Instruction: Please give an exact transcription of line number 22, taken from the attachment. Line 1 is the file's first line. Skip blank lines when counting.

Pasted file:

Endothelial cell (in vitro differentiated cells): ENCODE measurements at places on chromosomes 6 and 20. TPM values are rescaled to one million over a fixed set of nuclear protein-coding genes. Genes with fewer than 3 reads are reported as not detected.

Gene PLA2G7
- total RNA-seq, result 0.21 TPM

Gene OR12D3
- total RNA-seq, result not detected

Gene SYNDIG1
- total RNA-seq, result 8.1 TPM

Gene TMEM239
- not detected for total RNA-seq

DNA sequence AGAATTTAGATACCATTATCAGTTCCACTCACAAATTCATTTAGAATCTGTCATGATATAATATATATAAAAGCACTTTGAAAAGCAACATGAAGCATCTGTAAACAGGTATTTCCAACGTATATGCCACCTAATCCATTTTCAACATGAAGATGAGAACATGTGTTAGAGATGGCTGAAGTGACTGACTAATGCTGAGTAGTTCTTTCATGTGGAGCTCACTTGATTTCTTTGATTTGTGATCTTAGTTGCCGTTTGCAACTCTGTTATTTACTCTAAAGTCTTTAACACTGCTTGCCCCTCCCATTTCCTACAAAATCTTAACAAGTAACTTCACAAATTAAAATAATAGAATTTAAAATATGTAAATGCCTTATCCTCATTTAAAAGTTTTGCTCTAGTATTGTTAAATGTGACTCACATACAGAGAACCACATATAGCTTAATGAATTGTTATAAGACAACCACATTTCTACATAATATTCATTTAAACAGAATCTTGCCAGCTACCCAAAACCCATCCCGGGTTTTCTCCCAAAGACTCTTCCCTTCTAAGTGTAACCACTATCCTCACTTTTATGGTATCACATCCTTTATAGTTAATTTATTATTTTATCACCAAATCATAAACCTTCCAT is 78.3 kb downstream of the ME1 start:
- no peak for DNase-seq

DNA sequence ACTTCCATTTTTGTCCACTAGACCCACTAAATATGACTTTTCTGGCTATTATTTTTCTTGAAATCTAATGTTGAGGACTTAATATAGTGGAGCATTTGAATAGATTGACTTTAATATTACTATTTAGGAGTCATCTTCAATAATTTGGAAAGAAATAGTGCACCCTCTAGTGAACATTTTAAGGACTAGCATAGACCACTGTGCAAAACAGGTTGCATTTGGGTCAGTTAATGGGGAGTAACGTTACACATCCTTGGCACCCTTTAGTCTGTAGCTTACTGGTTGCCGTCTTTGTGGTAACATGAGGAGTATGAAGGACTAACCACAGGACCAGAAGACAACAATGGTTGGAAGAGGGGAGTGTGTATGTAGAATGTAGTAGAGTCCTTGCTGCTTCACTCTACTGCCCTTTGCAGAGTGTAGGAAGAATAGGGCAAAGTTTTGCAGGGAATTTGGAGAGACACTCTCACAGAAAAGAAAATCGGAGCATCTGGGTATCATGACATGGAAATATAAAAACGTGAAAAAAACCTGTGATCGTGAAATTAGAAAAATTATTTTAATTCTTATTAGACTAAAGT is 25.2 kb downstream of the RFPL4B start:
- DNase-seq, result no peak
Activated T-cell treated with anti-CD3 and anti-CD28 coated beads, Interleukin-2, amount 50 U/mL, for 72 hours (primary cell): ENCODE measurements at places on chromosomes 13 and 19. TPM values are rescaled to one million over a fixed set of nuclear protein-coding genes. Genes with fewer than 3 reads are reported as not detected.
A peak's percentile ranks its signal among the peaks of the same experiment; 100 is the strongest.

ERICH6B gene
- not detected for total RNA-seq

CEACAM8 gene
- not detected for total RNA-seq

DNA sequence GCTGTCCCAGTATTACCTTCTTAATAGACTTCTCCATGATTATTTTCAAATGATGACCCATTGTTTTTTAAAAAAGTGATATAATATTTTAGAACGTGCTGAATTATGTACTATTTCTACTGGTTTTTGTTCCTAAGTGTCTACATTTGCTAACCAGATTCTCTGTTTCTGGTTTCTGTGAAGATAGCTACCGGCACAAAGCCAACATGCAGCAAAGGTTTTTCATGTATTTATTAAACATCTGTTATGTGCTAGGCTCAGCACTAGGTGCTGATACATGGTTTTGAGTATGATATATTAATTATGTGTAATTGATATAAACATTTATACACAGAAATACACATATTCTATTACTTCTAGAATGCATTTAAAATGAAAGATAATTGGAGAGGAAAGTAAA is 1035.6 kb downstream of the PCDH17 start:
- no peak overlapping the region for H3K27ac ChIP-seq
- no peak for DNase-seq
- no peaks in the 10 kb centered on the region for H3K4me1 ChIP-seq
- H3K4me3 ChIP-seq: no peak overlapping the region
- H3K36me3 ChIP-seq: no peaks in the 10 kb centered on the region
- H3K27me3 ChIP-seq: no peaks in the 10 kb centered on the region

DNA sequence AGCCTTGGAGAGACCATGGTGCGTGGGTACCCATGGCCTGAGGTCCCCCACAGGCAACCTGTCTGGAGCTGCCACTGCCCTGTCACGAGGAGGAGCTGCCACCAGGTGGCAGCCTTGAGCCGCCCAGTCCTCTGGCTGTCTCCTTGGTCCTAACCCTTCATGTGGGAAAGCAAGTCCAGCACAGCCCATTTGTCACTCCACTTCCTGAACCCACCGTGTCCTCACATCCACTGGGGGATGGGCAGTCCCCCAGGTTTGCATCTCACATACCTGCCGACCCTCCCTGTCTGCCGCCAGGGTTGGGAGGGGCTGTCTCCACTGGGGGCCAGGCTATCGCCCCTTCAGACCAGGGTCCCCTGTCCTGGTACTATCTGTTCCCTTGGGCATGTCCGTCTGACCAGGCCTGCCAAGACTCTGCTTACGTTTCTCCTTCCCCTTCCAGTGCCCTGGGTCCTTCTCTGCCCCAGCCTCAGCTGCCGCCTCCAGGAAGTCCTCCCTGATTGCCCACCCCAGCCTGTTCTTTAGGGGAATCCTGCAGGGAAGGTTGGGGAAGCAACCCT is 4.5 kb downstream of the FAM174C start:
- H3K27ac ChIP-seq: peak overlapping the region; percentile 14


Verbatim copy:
- no peak for DNase-seq